White tongue and brown slaves

When language skills are used to mock

We as a society respect language fluency, skin colour, crispy accents and walking brand labels, but not people in general. With the exit of Britishers, it was assumed that English language would go to its native soil soon. But the deep roots which English language has struck into our soil, were hard to be shaken. Unfortunately, we were unable to nip the anticipated Gordian knot in the bud.

Recently, a video went viral where two women (owners of a high-end restaurant) were making fun of their manager’s bad English. They were giving him the short end of the stick just because they were “bored”. Their loathsome tone of emetic arrogance shows how we all live under the same roof but experience different weathers. The way these women presented their mentality, explains why tarbiyat (training) is equally important as taleem (education). Morality and empathy are values that small minds are never able to grasp.

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Our slavery to the foreign language has always been an issue. Judgements are destructive. Making fun of people has become our survival instinct. Whether it’s Meera, Umer Akmal or Awais; we enjoy degrading people.

We Pakistanis are drifting away from our roots. The white man’s tongue has become a language of the elite and a desire of the middle class. On the other hand, countries like Japan, Russia, China, Spain use their own languages

Speaking fluent English is considered to be a mark of privilege and status in our part of the world. What happened with Awais (cafe manager) happens with almost everyone who does not know how to speak in English and unfortunately, this happens in our schools, colleges, universities and even our workplaces. Those who know how to speak English get all the privileges while others get ignored despite all their good work. Those two restaurant owners reflect our deeper and darker conscience in one way or the other. We ourselves are oftentimes guilty of feeling that sense of superiority when we speak English better than others in our classrooms and workplaces. We are the reason why those women had the courage of videotaping the manager and making fun of his English. We are a part of the problem and need to show ourselves a mirror before playing our national game of pointing fingers.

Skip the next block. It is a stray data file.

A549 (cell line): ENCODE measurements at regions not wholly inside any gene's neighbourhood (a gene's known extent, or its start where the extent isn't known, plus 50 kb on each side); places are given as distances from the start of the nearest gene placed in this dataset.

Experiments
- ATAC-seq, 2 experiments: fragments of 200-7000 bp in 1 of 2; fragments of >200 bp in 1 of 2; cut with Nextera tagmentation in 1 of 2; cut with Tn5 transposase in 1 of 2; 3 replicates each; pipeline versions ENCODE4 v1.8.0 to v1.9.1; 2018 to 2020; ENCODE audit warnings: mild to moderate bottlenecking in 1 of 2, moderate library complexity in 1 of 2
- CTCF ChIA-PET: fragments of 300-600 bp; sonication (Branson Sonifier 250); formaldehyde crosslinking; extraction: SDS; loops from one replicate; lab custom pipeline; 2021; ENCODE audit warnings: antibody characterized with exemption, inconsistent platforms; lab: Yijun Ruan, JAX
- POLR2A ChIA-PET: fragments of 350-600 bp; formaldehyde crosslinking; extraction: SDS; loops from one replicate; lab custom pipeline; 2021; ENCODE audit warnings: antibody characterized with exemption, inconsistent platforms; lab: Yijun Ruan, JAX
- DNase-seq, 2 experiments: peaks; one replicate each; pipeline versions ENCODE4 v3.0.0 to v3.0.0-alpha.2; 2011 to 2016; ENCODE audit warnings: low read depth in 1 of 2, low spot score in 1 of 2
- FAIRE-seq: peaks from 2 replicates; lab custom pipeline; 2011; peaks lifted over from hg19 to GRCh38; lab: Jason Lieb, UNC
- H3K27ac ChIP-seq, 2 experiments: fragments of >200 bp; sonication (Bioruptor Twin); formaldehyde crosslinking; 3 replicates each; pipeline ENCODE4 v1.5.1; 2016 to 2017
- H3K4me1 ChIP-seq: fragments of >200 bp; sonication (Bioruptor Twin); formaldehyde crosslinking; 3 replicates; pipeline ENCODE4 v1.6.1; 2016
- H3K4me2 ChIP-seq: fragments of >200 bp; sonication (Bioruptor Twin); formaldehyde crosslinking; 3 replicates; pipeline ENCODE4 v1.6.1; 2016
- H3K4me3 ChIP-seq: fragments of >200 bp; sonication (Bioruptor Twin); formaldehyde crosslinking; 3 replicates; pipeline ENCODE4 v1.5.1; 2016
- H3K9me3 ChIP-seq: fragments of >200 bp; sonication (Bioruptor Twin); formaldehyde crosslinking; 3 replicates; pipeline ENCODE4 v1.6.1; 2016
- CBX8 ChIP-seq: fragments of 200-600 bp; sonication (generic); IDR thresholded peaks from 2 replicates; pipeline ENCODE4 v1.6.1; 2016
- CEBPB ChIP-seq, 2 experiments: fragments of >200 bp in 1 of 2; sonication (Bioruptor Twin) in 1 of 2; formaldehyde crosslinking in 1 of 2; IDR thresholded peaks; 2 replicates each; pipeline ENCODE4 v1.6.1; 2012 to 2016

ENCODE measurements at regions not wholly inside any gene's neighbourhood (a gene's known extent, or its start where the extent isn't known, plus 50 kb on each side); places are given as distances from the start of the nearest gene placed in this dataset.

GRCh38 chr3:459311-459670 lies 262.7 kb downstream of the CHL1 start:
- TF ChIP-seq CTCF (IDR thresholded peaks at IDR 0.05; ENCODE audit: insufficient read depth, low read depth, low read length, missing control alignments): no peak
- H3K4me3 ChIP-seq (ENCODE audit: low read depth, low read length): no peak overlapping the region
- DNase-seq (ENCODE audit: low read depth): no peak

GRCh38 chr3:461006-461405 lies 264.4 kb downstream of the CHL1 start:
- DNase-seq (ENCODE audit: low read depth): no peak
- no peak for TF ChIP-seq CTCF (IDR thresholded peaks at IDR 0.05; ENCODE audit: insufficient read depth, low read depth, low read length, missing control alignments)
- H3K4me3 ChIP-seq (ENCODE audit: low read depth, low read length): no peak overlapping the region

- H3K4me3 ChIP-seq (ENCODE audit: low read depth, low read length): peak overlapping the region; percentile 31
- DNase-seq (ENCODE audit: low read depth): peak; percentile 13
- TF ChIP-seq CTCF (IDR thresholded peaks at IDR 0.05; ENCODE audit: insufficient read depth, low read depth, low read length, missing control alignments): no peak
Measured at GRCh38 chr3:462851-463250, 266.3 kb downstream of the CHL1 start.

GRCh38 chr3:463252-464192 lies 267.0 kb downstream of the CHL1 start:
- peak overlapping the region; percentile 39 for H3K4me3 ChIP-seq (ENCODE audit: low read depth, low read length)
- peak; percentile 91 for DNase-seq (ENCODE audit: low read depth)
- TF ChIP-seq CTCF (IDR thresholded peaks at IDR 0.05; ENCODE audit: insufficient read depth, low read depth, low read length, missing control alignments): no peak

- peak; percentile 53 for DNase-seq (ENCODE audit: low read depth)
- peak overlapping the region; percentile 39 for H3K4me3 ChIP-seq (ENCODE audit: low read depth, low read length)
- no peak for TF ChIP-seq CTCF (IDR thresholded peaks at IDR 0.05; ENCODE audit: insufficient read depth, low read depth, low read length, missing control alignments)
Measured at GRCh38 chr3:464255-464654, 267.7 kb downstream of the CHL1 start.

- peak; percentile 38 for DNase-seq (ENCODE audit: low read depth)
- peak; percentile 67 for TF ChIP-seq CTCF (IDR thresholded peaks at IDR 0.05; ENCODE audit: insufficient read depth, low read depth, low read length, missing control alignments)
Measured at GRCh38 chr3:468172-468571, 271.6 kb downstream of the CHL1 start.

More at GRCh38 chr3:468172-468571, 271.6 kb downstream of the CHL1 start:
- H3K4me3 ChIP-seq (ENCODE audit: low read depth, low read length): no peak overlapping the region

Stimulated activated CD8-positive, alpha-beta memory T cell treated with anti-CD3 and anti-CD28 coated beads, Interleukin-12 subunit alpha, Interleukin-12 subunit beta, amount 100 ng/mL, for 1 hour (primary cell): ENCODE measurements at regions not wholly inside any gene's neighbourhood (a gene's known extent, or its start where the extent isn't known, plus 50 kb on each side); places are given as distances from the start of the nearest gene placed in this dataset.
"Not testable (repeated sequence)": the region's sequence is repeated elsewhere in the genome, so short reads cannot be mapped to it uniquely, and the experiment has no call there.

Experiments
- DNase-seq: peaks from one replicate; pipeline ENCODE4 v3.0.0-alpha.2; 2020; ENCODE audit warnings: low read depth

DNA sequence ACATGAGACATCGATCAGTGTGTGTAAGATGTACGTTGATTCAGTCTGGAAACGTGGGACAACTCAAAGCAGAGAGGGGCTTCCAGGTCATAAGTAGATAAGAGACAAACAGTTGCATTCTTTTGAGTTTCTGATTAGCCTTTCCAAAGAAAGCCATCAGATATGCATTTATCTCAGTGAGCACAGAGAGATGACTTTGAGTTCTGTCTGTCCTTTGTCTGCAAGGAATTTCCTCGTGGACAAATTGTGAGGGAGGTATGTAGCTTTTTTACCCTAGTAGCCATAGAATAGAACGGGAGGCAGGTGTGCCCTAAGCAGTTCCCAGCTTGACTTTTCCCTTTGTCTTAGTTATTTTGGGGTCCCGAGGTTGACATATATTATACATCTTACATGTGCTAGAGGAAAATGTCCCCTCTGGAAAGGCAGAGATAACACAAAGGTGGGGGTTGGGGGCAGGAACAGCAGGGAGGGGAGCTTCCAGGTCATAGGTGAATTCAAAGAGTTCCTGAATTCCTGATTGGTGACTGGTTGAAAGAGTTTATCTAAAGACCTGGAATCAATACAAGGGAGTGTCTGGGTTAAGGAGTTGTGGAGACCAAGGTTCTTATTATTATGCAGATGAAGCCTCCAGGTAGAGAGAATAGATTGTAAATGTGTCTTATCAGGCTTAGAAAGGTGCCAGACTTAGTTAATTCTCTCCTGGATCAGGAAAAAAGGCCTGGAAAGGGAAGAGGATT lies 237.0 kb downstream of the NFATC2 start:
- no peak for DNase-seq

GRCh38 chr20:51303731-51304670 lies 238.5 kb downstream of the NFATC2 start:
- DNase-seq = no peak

English language is no measure of manners, and had it been the case, the Cannoli women would not have behaved so wretchedly. English is considered to be a global language and this is the reason why mocking comes with it. We are living in a diverse age which prepares us to survive in this era of globalization. English or any other language is not a criterion of someone’s intelligence. If English solely was a presage of intelligence then, the Japanese, German and Chinese would have never jumbled the world with their revolutions.

In our country, the powerful and the so-called emerging affluent speak English, then the poor and weak try to emulate them. This practice has increased the toffee-nosed in our society. The high esteem of English is because we have been ignoring our own language for a long time. We have told our younger generation that English alone can provide them with respectable class, job opportunities and social status. Our society’s obsession with eminence has shaped our attitude towards the English language. The idea that delicate English defines a person’s social status dates back to the eccentric customs of colonial times when British schools and education was available only for those with pro-British views. There was a time in history when Urdu was considered the language of the elite, and before that Persian was the language of nobles, but things shook up. Now, we are ashamed of our own language, be it Urdu, Punjabi, or Saraiki. If we make mistakes while speaking our native language, no one will even notice but if we use incorrect English, people will treat it as an offence. The same thing happened with Awais which has definitely touched a raw nerve within many of us.

We Pakistanis are drifting away from our roots. The white man’s tongue has become a language of the elite and a desire of the middle class. On the other hand, countries like Japan, Russia, China, Spain use their own languages. Sports stars like Ronaldo and Messi feel comfortable in communicating in their native languages and do not get judged. But our cricket stars Sarfraz and Umer Akmal get pilloried for not being fluent in English. We need to get over this colonial hangover. The basic purpose of language is to verbally communicate. Attaching notions of status, wealth and intelligence with any language would lead to segregation among us.

Zainab Nazir
Zainab Nazir
The writer is a freelance columnist


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